Erlotinib

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Generic Name: Erlotinib Brand Name(s): Generics only. No brands available.

Uses

What is Erlotinib used for?

Erlotinib is commonly used to treat lung and pancreatic cancer. It works by slowing or stopping the growth of cancer cells.

How should I take Erlotinib?

Take this medication by mouth on an empty stomach (at least 1 hour before or 2 hours after a meal) as directed by your doctor, usually once daily.

The dosage is based on your medical condition, response to treatment, and other medications you may be taking. Be sure to tell your doctor and pharmacist about all the products you use (including prescription drugs, nonprescription drugs, and herbal products).

Medications that lower stomach acid (such as antacids, H2 blockers including ranitidine) may prevent erlotinib from working. Ask your doctor or pharmacist how to use these medications safely with erlotinib.

Avoid eating grapefruit or drinking grapefruit juice while using this medication unless your doctor or pharmacist says you may do so safely. Grapefruit can increase the chance of side effects with this medicine. Ask your doctor or pharmacist for more details.

Use this medication regularly to get the most benefit from it. To help you remember, take it at the same time each day.

Do not increase your dose or use this drug more often or for longer than prescribed. Your condition will not improve any faster, and your risk of serious side effects will increase.

Since this drug can be absorbed through the skin and lungs and may harm an unborn baby, women who are pregnant or who may become pregnant should not handle this medication or breathe the dust from the tablets.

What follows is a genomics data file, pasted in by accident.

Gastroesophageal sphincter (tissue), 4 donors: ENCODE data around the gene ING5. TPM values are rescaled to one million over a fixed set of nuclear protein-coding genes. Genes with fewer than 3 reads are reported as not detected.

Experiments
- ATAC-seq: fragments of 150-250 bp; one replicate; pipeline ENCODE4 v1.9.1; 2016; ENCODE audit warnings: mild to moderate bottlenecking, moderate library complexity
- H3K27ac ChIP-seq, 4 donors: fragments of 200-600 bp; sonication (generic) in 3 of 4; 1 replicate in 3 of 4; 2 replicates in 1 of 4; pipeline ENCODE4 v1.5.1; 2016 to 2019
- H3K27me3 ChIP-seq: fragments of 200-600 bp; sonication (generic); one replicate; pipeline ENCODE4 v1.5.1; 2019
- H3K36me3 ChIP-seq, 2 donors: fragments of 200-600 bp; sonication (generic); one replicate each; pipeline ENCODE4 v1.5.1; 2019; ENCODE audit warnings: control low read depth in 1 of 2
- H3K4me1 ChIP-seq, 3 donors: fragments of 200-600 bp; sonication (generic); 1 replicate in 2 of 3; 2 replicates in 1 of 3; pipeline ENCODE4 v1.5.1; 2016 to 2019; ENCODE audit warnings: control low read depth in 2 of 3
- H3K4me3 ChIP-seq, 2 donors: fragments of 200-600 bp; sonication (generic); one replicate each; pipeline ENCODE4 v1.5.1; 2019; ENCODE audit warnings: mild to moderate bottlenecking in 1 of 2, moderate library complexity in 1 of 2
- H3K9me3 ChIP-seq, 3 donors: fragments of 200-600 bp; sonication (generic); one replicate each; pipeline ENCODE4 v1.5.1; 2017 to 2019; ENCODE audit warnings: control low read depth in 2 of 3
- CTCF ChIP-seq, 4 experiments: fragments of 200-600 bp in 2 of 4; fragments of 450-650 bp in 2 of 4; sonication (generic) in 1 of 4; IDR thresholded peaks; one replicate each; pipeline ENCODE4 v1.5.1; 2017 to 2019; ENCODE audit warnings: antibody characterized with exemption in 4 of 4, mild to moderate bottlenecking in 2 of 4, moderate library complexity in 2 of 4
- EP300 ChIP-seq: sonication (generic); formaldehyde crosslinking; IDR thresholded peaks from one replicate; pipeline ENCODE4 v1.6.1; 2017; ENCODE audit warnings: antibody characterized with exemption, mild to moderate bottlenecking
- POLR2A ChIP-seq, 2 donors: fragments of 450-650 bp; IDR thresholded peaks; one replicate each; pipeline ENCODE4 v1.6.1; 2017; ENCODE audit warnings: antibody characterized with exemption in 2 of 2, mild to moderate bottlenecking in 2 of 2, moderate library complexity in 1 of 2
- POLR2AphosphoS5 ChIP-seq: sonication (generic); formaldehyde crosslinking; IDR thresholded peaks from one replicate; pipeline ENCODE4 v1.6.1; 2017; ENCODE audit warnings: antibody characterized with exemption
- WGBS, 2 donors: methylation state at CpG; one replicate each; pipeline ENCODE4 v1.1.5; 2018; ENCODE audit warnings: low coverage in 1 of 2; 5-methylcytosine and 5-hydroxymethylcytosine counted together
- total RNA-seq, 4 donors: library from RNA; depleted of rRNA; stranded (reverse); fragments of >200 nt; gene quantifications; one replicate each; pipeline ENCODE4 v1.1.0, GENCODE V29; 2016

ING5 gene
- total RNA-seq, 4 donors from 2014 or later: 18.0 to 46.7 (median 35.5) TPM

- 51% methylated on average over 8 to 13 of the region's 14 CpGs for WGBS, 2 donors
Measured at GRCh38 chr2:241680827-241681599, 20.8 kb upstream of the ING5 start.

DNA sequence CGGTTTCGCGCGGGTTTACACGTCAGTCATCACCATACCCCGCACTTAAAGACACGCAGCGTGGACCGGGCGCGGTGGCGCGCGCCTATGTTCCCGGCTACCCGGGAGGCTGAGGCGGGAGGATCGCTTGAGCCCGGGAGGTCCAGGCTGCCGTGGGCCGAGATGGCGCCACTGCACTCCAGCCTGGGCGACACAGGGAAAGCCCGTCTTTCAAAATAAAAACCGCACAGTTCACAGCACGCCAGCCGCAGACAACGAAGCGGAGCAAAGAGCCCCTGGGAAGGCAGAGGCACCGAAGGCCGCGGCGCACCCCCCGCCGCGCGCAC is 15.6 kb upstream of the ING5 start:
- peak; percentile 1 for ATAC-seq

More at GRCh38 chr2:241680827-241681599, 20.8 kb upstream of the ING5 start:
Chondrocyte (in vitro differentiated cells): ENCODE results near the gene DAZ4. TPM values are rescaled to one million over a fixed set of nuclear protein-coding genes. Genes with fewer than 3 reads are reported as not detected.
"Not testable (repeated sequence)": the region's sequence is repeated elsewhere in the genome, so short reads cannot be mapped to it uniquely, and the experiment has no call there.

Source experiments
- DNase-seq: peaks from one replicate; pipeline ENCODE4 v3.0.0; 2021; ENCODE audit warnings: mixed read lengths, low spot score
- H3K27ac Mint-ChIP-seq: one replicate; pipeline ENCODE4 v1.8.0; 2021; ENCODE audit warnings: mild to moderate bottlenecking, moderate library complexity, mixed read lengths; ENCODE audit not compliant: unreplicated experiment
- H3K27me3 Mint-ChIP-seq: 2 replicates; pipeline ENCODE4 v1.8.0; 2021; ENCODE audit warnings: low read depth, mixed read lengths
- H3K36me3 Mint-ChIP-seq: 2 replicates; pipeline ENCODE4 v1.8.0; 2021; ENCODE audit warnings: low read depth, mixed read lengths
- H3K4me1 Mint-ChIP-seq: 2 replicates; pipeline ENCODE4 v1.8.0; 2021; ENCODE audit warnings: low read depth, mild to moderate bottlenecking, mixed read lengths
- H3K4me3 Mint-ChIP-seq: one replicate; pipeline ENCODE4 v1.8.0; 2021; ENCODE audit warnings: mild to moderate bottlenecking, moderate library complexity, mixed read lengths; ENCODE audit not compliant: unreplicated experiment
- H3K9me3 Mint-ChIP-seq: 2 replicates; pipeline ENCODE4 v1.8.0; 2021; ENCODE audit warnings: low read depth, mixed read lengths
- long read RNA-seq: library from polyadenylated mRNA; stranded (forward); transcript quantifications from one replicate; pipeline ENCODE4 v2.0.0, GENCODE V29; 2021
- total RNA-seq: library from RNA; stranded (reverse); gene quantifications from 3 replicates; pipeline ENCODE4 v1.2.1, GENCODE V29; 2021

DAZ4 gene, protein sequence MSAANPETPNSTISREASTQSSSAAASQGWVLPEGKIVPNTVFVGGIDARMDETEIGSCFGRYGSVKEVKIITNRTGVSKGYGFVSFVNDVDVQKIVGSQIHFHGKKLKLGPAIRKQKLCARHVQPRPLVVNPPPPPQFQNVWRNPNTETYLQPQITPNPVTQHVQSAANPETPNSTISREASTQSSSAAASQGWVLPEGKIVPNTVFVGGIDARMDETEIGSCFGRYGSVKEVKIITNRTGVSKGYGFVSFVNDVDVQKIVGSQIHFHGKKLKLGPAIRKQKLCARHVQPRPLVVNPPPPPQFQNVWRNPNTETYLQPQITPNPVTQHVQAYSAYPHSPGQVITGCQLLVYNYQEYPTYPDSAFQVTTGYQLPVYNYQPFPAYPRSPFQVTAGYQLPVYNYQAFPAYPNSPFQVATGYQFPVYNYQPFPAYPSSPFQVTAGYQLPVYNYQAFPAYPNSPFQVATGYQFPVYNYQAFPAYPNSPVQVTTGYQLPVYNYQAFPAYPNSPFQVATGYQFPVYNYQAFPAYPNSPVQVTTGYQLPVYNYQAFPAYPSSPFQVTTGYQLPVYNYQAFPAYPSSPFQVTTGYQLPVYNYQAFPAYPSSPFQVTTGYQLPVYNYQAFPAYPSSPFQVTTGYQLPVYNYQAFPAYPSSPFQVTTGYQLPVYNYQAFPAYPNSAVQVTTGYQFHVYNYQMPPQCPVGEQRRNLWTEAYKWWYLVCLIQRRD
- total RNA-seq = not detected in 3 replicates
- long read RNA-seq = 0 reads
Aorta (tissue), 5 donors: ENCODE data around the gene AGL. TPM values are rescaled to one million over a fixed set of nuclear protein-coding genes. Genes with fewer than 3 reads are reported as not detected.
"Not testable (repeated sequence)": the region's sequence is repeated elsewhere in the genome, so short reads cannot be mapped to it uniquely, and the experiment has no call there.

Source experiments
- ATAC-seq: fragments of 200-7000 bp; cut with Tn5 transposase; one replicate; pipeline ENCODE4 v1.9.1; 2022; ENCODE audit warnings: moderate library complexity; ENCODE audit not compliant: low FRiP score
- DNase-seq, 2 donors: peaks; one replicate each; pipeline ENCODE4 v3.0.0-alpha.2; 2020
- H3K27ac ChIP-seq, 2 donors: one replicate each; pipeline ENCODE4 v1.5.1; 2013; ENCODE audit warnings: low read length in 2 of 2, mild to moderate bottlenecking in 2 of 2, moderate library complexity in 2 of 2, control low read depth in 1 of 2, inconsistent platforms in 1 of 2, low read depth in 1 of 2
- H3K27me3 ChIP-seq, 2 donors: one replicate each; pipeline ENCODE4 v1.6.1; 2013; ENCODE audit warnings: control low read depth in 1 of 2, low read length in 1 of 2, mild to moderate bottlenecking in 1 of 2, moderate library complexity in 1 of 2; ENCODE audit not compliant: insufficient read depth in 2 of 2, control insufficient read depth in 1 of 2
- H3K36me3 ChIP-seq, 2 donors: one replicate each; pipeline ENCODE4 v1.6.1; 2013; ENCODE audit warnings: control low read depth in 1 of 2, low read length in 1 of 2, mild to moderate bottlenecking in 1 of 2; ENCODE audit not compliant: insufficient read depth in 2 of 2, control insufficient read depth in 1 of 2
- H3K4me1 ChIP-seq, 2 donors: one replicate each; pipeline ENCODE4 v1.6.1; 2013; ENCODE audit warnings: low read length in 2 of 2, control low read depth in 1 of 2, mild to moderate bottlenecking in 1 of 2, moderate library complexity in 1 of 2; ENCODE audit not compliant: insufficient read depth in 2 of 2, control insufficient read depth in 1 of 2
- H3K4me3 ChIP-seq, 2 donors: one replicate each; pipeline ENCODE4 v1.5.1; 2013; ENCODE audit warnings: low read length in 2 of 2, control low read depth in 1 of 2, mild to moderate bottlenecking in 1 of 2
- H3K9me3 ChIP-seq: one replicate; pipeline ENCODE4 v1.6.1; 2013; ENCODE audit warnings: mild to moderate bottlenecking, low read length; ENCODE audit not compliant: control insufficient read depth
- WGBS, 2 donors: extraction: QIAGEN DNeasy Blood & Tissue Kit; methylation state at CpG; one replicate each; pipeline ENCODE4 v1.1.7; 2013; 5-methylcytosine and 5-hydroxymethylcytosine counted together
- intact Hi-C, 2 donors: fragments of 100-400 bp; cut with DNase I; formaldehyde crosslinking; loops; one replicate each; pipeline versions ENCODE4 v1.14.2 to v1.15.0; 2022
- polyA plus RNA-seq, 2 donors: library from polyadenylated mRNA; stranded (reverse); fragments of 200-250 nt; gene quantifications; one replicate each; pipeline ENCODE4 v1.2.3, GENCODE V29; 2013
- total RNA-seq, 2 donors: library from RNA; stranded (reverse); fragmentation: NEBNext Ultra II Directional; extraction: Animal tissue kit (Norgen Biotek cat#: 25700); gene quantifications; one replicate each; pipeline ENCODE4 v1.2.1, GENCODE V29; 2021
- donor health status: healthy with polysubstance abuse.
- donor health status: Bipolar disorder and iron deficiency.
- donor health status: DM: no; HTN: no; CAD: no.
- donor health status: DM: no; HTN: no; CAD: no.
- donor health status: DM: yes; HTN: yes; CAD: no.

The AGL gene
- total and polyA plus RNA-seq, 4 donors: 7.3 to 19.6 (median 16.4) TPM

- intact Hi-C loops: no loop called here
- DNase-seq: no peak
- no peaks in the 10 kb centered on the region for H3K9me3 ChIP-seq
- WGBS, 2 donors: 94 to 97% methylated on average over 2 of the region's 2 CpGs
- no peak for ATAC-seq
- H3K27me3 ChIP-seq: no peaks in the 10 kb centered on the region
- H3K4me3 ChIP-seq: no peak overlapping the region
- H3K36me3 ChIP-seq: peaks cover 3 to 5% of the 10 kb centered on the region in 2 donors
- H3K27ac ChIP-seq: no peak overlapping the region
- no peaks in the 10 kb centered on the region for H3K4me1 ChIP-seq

How do I store Erlotinib?

Erlotinib is best stored at room temperature away from direct light and moisture. To prevent drug damage, you should not store Erlotinib in the bathroom or the freezer. There may be different brands of Erlotinib that may have different storage needs. It is important to always check the product package for instructions on storage, or ask your pharmacist. For safety, you should keep all medicines away from children and pets.

You should not flush Erlotinib down the toilet or pour them into a drain unless instructed to do so. It is important to properly discard this product when it is expired or no longer needed. Consult your pharmacist for more details about how to safely discard your product.

Precautions & warnings

What should I know before using Erlotinib?

Before taking erlotinib, tell your doctor or pharmacist if you are allergic to it; or if you have any other allergies. This product may contain inactive ingredients, which can cause allergic reactions or other problems. Talk to your pharmacist for more details.

Before using this medication, tell your doctor or pharmacist your medical history, especially of: liver disease, kidney disease, stomach/intestinal disease (such as ulcers, diverticulosis).

Before having surgery, tell your doctor or dentist about all the products you use (including prescription drugs, nonprescription drugs, and herbal products).

This medicine may cause stomach bleeding. Daily use of alcohol while using this medicine may increase your risk for stomach bleeding. Limit alcoholic beverages.

Sunlight may worsen any skin reactions that may occur while you are taking this drug. Limit your time in the sun. Avoid tanning booths and sunlamps. Use sunscreen and wear protective clothing when outdoors.